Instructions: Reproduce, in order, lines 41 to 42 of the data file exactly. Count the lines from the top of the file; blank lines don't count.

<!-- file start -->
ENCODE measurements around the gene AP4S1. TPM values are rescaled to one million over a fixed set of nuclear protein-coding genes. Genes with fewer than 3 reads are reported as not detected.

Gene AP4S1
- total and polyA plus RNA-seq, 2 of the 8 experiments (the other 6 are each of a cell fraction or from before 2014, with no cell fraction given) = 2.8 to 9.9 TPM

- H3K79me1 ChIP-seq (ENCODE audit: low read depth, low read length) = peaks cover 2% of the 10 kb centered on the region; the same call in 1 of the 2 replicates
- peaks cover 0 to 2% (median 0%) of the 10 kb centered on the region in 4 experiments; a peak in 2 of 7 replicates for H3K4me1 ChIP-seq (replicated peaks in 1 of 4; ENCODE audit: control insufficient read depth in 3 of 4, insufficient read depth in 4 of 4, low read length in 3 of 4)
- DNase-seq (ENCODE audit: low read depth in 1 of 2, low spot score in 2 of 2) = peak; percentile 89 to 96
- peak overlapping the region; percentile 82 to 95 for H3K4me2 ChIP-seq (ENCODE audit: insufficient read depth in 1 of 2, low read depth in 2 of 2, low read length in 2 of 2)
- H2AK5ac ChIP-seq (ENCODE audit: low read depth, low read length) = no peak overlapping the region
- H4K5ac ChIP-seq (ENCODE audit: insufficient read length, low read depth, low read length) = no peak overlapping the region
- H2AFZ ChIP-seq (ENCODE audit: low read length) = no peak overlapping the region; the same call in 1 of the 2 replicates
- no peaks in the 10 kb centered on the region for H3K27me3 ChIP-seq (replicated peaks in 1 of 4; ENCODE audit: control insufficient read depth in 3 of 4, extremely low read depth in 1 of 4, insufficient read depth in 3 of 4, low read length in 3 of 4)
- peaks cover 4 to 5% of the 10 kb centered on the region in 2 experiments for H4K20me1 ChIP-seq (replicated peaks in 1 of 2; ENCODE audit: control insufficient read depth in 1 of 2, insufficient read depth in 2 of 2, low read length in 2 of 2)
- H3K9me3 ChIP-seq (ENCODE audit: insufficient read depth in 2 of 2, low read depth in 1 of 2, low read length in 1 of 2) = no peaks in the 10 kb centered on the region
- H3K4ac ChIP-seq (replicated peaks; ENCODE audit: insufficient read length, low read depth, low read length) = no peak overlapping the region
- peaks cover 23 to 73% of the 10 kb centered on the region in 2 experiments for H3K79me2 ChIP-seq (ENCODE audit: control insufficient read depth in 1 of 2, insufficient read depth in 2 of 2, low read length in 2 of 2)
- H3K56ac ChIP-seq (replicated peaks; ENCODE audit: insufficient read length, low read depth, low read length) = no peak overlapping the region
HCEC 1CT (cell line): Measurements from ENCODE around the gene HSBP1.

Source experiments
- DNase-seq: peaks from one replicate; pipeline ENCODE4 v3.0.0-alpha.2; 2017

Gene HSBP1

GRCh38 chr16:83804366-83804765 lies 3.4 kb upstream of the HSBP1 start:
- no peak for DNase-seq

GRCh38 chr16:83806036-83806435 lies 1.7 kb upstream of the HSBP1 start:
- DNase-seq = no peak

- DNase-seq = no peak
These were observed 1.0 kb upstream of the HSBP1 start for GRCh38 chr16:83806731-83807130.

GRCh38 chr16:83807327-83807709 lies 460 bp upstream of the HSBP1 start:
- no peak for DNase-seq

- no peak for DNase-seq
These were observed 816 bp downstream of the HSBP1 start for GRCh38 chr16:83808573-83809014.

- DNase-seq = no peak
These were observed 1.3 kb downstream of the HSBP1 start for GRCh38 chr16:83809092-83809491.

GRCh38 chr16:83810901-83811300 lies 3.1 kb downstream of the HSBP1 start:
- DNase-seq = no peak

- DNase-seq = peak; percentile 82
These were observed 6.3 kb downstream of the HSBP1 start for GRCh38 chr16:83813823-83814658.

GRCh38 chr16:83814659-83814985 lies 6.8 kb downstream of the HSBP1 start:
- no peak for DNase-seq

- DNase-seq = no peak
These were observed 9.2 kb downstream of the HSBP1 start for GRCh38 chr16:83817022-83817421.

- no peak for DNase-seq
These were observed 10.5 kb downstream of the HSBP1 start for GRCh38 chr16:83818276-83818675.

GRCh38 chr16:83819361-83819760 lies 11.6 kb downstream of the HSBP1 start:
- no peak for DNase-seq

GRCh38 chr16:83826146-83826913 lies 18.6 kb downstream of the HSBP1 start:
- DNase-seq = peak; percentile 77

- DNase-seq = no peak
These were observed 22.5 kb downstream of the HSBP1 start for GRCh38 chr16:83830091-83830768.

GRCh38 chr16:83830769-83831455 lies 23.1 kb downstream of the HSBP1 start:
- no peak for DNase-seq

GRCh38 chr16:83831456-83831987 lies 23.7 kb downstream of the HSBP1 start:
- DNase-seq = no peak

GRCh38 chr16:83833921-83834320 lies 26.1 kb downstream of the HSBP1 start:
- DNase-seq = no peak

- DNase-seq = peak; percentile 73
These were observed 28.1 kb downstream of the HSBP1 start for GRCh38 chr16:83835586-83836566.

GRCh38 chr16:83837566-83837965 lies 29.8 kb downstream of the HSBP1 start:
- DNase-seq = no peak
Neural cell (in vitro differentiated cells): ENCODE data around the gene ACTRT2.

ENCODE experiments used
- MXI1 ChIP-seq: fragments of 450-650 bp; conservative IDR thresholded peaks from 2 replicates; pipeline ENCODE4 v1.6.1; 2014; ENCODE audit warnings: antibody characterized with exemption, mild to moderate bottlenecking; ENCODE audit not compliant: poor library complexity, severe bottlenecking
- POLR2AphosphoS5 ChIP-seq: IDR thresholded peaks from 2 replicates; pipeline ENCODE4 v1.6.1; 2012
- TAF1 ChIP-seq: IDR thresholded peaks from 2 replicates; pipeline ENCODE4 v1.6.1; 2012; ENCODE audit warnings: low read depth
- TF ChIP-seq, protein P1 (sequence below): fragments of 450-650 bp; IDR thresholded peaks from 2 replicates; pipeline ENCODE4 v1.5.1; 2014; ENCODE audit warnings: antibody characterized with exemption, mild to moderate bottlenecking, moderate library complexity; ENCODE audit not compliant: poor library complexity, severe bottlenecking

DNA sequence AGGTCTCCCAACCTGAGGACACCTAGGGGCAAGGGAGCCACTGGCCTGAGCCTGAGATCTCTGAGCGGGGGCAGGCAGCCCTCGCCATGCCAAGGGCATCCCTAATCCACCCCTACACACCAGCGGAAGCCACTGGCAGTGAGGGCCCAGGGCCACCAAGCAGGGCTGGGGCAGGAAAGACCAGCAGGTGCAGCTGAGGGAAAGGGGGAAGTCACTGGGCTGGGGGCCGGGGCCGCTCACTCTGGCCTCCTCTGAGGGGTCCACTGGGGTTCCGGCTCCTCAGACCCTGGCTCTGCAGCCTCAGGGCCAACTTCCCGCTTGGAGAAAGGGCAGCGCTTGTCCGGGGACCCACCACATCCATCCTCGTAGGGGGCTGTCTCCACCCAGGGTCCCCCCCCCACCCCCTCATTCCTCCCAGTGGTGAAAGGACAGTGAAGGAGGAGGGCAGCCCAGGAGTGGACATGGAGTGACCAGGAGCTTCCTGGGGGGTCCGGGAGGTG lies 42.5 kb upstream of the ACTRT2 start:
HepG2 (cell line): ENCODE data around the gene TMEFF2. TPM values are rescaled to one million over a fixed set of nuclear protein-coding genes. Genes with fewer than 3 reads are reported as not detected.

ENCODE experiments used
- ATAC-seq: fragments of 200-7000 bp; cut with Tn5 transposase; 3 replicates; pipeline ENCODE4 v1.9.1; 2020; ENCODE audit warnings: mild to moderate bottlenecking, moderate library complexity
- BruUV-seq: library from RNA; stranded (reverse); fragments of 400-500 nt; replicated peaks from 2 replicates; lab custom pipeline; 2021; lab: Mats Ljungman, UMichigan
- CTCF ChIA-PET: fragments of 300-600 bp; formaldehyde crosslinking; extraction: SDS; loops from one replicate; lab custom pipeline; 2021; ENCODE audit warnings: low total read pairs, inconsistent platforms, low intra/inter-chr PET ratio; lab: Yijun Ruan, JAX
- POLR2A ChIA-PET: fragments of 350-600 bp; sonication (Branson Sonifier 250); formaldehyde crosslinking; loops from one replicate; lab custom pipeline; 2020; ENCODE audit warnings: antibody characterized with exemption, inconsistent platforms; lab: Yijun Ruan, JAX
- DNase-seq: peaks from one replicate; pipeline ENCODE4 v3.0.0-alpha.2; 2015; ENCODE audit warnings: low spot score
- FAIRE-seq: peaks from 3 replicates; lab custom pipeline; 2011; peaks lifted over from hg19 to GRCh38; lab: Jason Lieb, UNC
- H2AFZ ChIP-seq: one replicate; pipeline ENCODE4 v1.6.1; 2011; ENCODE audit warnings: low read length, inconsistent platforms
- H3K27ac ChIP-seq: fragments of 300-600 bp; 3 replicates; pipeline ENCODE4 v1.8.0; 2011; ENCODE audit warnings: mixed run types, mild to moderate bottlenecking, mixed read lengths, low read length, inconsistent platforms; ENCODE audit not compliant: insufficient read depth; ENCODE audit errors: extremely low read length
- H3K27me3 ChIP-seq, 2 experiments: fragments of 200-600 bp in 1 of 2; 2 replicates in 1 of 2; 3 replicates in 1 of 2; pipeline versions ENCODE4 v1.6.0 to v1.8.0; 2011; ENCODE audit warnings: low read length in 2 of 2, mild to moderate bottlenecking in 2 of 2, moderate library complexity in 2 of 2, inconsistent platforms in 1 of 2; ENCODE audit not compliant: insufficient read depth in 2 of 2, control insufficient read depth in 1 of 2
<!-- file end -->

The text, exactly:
- no peak for DNase-seq
These were observed 10.5 kb downstream of the HSBP1 start for GRCh38 chr16:83818276-83818675.